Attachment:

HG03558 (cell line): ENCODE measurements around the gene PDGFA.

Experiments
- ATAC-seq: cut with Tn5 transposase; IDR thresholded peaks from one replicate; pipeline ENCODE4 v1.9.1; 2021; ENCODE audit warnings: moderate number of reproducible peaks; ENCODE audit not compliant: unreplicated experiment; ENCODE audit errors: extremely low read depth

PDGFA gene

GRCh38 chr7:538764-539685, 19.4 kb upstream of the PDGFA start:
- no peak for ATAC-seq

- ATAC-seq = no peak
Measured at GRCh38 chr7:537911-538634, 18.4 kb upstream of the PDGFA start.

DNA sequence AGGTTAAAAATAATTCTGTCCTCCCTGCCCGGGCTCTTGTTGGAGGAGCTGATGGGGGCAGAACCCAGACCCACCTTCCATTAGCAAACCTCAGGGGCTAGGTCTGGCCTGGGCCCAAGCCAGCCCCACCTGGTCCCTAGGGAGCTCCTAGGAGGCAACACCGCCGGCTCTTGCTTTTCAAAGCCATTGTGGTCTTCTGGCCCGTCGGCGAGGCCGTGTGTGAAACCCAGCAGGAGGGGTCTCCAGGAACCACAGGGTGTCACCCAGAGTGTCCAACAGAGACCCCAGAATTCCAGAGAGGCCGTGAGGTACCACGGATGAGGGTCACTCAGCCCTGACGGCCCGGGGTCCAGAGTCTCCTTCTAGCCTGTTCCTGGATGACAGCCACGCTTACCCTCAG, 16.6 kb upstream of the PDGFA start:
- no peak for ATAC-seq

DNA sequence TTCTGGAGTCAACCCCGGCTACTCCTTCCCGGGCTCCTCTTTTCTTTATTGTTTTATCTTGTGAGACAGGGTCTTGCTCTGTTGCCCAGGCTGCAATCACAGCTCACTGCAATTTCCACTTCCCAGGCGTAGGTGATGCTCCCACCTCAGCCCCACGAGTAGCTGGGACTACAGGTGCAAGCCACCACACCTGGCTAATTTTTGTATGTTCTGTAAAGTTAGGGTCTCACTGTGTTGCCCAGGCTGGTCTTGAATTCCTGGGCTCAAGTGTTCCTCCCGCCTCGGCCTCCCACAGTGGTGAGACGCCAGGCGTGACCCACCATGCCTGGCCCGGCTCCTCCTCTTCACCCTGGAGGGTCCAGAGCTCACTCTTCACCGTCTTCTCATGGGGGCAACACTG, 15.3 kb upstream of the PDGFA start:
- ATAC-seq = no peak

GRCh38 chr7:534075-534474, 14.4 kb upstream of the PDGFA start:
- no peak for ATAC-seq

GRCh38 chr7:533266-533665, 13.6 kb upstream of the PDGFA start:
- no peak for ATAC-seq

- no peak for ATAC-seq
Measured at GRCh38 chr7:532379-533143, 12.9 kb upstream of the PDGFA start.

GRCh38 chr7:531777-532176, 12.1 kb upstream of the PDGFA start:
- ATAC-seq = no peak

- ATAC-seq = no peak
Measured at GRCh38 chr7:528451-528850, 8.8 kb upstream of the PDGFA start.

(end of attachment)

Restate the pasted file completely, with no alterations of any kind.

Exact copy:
HG03558 (cell line): ENCODE measurements around the gene PDGFA.

Experiments
- ATAC-seq: cut with Tn5 transposase; IDR thresholded peaks from one replicate; pipeline ENCODE4 v1.9.1; 2021; ENCODE audit warnings: moderate number of reproducible peaks; ENCODE audit not compliant: unreplicated experiment; ENCODE audit errors: extremely low read depth

PDGFA gene

GRCh38 chr7:538764-539685, 19.4 kb upstream of the PDGFA start:
- no peak for ATAC-seq

- ATAC-seq = no peak
Measured at GRCh38 chr7:537911-538634, 18.4 kb upstream of the PDGFA start.

DNA sequence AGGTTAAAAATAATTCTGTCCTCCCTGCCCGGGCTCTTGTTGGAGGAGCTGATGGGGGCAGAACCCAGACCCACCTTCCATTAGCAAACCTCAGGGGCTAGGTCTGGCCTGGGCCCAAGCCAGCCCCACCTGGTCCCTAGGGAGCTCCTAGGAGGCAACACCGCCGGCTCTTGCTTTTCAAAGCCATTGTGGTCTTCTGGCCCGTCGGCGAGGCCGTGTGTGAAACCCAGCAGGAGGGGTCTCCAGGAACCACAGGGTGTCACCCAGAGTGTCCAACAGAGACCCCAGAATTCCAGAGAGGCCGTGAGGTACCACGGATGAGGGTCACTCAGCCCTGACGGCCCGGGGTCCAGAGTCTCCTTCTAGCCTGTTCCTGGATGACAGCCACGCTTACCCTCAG, 16.6 kb upstream of the PDGFA start:
- no peak for ATAC-seq

DNA sequence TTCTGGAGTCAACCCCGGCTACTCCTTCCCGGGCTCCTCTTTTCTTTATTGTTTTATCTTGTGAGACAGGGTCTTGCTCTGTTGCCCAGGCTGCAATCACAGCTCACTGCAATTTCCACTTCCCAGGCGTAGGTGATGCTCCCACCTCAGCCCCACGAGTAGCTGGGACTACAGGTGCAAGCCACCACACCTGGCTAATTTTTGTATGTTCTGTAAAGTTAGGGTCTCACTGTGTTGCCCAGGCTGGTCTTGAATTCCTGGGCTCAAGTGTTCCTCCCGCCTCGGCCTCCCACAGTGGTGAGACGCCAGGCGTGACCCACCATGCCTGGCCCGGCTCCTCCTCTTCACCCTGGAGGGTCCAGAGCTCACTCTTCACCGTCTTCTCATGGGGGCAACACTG, 15.3 kb upstream of the PDGFA start:
- ATAC-seq = no peak

GRCh38 chr7:534075-534474, 14.4 kb upstream of the PDGFA start:
- no peak for ATAC-seq

GRCh38 chr7:533266-533665, 13.6 kb upstream of the PDGFA start:
- no peak for ATAC-seq

- no peak for ATAC-seq
Measured at GRCh38 chr7:532379-533143, 12.9 kb upstream of the PDGFA start.

GRCh38 chr7:531777-532176, 12.1 kb upstream of the PDGFA start:
- ATAC-seq = no peak

- ATAC-seq = no peak
Measured at GRCh38 chr7:528451-528850, 8.8 kb upstream of the PDGFA start.